ORLANDO, Fla. -- The NBA all-star game is getting another Magic infusion.
Twenty years after hosting one of the most memorable moments in its history, the league's all-star game and weeklong festivities will return to Orlando in 2012 at the Magic's new arena, NBA commissioner David Stern announced Tuesday.
Orlando also held the all-star game in 1992, when Magic Johnson returned to basketball to win the Most Valuable Player award after his stunning retirement and acknowledgment he was HIV positive.
"It was an extraordinary and emotional time," Stern said. "To be able to hug him in front of a global audience and congratulate him, it was extraordinary."
The NBA clearly likes to take its mid-winter break in sunshine.
Phoenix had the all-star game last year, Dallas was this season's host -- even though there was a large snowfall -- and Los Angeles gets the game a record fifth time in 2011. New Orleans, Las Vegas and Houston had the game before that.
Stern stopped short of saying the all-star game could be in a regular rotation, but he said warm-weather sites in major tourist destinations appeal to the NBA's owners and international broadcasters.
"I'm not making any promises," Stern said. "Although I can tell you that the owners have sort of expressed, not quite directly, but indicated that warm weather is appealing to them."
One place the game doesn't appear headed any time soon is overseas.
There had been talk of holding the game in Europe, perhaps in London ahead of the 2012 Olympics. Stern said that was "just talk," and nothing more.
"Some of the players come up to me and say, 'Let's go to London.' They don't know how difficult it is to mount something," Stern said. "I think this game is staying domestic for quite a few more years."
Stern had long promised to bring the marquee game to the soon-to-be-complete Amway Center, which opens next season. He toured the new arena -- hard hat, fluorescent vest and all -- just before making the announcement.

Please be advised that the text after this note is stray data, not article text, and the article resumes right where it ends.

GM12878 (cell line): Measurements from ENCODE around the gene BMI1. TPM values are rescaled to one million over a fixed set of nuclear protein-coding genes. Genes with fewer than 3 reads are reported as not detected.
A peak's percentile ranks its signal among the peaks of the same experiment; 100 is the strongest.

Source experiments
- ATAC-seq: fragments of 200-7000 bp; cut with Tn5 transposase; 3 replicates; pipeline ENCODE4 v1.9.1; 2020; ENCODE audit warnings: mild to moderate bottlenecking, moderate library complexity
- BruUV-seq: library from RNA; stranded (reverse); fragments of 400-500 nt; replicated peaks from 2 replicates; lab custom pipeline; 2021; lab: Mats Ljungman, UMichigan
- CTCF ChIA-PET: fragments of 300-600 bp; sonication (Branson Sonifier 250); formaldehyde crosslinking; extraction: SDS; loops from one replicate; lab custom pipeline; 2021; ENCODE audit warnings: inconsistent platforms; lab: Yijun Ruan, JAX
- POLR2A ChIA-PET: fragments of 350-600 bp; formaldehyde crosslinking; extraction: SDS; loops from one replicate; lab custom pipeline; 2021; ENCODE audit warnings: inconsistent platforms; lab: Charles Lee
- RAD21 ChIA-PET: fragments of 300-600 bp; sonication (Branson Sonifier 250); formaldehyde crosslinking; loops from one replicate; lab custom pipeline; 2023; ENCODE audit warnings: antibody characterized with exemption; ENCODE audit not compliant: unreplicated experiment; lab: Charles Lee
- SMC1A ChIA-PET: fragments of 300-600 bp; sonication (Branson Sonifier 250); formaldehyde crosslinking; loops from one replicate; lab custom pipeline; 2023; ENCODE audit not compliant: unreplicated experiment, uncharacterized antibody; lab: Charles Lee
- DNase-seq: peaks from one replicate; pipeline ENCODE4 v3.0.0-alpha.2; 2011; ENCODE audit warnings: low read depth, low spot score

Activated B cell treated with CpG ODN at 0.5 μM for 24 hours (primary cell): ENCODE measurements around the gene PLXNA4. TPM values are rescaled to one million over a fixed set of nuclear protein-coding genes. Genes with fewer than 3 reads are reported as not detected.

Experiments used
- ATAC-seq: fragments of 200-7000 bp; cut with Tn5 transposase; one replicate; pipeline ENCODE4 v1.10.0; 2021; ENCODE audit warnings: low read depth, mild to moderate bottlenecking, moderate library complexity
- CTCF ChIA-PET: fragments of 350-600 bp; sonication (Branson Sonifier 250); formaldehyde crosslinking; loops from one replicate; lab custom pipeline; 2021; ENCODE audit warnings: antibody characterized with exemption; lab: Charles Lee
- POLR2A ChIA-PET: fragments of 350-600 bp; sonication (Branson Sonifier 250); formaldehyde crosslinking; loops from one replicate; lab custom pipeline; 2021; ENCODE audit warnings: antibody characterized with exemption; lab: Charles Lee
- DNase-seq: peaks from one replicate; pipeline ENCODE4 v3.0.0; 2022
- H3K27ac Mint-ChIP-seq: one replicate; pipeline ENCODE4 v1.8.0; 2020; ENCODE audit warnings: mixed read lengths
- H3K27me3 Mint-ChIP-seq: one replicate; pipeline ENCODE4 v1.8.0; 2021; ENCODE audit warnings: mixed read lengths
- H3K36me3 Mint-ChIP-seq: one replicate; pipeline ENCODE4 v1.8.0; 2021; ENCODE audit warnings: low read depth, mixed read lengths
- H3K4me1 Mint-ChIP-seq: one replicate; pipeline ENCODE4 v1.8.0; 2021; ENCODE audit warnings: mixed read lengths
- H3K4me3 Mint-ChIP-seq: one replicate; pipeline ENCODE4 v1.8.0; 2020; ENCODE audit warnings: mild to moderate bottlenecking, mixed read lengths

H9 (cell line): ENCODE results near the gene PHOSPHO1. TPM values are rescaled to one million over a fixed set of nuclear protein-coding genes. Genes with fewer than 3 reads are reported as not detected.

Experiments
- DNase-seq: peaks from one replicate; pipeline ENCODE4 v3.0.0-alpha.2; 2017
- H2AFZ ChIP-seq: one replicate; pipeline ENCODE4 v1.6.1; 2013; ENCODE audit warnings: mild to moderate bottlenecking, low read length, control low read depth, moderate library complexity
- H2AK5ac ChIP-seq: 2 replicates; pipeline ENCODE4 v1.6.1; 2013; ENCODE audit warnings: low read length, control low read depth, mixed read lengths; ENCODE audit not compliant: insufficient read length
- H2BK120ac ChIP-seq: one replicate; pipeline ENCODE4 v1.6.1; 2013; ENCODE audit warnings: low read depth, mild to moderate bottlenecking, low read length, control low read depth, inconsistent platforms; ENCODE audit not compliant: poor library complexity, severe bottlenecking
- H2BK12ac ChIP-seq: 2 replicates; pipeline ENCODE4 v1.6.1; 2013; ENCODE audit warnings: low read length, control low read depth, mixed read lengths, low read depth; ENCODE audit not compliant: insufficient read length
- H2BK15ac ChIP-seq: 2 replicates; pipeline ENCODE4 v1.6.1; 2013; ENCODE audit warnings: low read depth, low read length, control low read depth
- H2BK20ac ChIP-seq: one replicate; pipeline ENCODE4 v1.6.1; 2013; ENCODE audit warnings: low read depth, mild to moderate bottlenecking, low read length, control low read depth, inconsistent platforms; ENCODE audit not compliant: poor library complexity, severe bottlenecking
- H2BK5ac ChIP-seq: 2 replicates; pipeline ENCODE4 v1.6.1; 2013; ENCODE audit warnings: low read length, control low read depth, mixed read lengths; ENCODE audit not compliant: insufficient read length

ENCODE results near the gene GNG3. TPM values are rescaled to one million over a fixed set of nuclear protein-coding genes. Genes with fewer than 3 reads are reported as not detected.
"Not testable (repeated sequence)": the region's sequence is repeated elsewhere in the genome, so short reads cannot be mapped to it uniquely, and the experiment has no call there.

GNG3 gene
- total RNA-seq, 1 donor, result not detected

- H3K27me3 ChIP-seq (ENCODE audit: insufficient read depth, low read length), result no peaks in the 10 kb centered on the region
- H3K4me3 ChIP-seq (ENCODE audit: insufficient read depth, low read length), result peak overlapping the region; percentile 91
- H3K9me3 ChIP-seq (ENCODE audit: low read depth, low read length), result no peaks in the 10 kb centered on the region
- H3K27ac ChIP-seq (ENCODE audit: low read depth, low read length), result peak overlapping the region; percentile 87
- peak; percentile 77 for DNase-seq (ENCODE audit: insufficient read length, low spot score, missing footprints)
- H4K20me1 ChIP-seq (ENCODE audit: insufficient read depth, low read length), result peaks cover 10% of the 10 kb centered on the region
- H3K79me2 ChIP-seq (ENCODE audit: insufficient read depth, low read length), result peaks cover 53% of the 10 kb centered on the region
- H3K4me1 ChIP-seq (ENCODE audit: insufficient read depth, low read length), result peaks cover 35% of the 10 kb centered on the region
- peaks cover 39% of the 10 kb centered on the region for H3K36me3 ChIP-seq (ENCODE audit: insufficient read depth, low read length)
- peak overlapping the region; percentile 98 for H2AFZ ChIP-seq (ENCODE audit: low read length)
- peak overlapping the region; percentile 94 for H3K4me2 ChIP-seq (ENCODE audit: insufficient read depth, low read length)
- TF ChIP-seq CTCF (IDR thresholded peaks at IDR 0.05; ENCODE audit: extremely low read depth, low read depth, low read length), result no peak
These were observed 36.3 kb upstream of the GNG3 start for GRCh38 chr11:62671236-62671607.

The only thing that could deter the excitement is a potential lockout in the 2011-12 season.
The NBA's collective bargaining agreement expires after next season. Stern wouldn't say exactly what would happen with the all-star game should there be a work stoppage, although it appears he would be willing to push back each game.
"Once a game is in the rotation, it's in the rotation," he said. "We're coming to Orlando for an all-star game."
Topping the excitement of the last all-star game in Orlando could be tough.
Even though he hadn't played all season, Johnson drew more votes than any player for the West team in the 1992 game. He chose to honour fans' wishes by playing, and he didn't disappoint.
Johnson's showdowns with Isiah Thomas and Michael Jordan stirred the crowd, drawing tears from fans in a night filled with emotions. Johnson had 25 points and nine assists to help the West roll to a 153-113 victory.
Johnson's dazzling return not only reminded fans of one of the game's greatest stars, it gave others with HIV hope that they also could persevere with a disease that was considered at the time to be a quick death sentence.
"That really, truly was a monumental moment in all-star game history," said Boston Celtics' Hall of Famer Kevin McHale, who was at Tuesday's announcement. "Unfortunately for me, Magic had a habit of rising to the occasion."
The game will be Feb. 26, 2012, almost two full weeks after this year's game was held. The season will still end in mid-April, Stern said, and the move was made likely for some separation from the Super Bowl.
The arena will hold the Rookie Challenge, Youth Jam and All-Star Saturday night. The All-Star Jam Session will be earlier in the week at the Orange County Convention Center.
City officials estimated that the economic impact could be almost US$100 million. Elected officials would like to see the all-star game return more frequently, especially with the new arena built largely on public funding.
"Commissioner, we'd like to have it more than once every 20 years," Orlando Mayor Buddy Dyer said.
The new arena and the team's return to prominence clearly worked in Orlando's favour.
The Magic returned to the NBA finals last year, losing to the Los Angeles Lakers in five games, and had the league's second-best record behind Cleveland this season. Last year ended a 14-year finals drought for a franchise that was devastated for years by the loss of Shaquille O'Neal for years.
Orlando opened its Eastern Conference semifinal against Atlanta on Tuesday night with a 114-71 victory, with expectations of a championship in reach. Now getting the all-star game culminated a more than decade-long turnaround.
"I would tell you," Magic president Bob Vander Weide said, "this community has arrived and has reason to be proud."